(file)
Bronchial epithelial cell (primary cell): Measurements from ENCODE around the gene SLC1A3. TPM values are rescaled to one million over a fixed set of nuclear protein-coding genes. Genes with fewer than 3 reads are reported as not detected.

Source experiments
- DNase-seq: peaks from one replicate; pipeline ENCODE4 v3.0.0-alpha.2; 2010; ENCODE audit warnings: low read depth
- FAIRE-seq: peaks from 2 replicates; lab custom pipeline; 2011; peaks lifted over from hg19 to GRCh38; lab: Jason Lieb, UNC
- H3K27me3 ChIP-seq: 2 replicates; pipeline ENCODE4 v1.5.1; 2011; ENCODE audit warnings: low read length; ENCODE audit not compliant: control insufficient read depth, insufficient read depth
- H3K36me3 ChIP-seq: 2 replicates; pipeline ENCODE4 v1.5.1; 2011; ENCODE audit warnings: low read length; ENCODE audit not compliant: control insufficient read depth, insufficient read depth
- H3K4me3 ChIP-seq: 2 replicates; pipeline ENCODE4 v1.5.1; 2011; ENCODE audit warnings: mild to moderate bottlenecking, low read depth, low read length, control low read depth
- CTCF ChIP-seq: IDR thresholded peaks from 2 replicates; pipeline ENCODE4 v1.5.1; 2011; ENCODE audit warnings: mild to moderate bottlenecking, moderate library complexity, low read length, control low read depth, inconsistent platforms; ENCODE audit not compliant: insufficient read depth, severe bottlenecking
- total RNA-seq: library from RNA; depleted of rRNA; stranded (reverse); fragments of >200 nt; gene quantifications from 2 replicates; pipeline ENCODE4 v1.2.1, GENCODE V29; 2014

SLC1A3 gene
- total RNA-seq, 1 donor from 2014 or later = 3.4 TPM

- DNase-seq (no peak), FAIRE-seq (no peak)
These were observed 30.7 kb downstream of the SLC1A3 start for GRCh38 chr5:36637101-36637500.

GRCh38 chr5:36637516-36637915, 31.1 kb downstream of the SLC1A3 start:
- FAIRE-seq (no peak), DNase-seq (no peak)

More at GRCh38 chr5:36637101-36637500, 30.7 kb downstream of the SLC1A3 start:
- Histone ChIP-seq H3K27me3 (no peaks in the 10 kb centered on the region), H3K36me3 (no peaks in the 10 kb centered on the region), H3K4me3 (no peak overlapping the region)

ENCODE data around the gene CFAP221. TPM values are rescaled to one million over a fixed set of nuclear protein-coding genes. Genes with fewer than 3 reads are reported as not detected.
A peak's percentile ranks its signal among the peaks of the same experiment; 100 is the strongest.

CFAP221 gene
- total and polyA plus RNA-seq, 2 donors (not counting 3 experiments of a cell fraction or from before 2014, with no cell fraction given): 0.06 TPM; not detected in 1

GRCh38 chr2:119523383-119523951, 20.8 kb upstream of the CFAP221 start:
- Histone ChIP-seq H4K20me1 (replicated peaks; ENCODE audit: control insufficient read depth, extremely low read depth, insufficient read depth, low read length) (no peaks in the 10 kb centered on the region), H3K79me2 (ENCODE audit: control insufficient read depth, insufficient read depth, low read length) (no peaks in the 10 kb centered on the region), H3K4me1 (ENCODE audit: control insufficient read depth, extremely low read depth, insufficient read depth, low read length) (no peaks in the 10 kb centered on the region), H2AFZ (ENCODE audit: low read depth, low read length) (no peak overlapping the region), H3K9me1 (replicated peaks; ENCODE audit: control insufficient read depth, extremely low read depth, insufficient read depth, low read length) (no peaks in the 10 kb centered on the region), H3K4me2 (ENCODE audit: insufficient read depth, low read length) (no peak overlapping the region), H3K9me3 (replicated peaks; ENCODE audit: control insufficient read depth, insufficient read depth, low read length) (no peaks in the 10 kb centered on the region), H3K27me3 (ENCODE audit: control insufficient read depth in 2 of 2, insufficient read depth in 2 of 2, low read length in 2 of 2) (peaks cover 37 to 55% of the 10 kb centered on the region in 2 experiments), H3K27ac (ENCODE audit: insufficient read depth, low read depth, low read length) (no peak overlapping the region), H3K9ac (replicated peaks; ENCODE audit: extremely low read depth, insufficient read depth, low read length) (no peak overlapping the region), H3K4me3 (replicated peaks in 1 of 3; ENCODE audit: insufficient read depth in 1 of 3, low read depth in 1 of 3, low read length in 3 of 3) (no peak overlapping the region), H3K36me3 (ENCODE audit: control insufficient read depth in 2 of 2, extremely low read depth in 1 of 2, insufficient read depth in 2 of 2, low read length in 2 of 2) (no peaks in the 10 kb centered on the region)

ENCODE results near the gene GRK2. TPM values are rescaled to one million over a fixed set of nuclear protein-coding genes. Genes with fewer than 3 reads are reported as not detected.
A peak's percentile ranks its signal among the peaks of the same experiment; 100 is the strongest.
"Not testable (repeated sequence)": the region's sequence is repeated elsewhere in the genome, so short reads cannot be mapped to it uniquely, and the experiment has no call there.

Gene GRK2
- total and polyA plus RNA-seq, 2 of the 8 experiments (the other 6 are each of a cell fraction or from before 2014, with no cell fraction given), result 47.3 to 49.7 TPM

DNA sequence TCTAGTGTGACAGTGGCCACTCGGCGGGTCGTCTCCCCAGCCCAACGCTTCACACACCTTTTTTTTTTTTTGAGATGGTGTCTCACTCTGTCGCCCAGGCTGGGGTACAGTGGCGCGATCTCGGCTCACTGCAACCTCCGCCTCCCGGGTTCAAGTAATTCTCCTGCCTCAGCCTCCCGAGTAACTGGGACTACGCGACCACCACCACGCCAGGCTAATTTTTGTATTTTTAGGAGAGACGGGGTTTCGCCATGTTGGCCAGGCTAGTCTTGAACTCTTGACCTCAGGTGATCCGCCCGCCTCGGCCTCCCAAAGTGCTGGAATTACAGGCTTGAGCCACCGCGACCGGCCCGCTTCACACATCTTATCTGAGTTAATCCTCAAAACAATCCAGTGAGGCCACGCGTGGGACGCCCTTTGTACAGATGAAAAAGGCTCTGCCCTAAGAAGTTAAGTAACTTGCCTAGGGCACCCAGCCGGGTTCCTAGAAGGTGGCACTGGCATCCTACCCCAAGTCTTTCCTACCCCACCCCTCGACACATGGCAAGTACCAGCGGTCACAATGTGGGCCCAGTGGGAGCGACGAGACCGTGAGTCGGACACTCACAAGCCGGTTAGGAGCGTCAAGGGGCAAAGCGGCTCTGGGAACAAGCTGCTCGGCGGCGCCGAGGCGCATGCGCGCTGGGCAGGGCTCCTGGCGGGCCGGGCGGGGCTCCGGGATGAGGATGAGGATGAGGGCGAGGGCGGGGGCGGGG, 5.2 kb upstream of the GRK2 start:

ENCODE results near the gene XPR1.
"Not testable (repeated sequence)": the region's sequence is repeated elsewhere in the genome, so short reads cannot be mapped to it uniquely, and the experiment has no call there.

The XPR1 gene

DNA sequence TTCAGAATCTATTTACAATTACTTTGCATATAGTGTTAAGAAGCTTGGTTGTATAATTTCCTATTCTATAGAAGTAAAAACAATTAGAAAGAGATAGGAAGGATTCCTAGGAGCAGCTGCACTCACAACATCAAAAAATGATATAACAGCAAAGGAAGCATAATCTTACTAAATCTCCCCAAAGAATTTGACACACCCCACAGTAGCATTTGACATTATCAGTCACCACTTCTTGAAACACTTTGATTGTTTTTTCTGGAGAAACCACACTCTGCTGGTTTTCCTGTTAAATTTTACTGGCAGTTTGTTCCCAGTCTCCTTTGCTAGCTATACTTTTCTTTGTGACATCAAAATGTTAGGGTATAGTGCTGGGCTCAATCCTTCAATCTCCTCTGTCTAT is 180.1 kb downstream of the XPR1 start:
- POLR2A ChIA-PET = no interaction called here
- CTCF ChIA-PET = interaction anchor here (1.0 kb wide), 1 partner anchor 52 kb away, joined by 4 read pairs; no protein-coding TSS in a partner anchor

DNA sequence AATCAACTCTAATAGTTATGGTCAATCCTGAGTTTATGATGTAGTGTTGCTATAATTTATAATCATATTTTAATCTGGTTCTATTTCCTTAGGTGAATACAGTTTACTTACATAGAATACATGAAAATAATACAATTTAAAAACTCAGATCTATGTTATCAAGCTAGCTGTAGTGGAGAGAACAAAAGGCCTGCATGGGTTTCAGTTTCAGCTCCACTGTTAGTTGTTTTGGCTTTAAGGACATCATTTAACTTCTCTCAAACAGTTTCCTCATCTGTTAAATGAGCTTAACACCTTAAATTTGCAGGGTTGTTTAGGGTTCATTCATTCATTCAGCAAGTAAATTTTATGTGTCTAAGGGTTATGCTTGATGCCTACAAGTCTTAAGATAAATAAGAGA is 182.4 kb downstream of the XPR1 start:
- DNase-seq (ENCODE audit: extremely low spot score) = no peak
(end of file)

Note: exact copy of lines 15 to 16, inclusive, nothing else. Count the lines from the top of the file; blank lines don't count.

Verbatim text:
- FAIRE-seq (no peak), DNase-seq (no peak)

More at GRCh38 chr5:36637101-36637500, 30.7 kb downstream of the SLC1A3 start: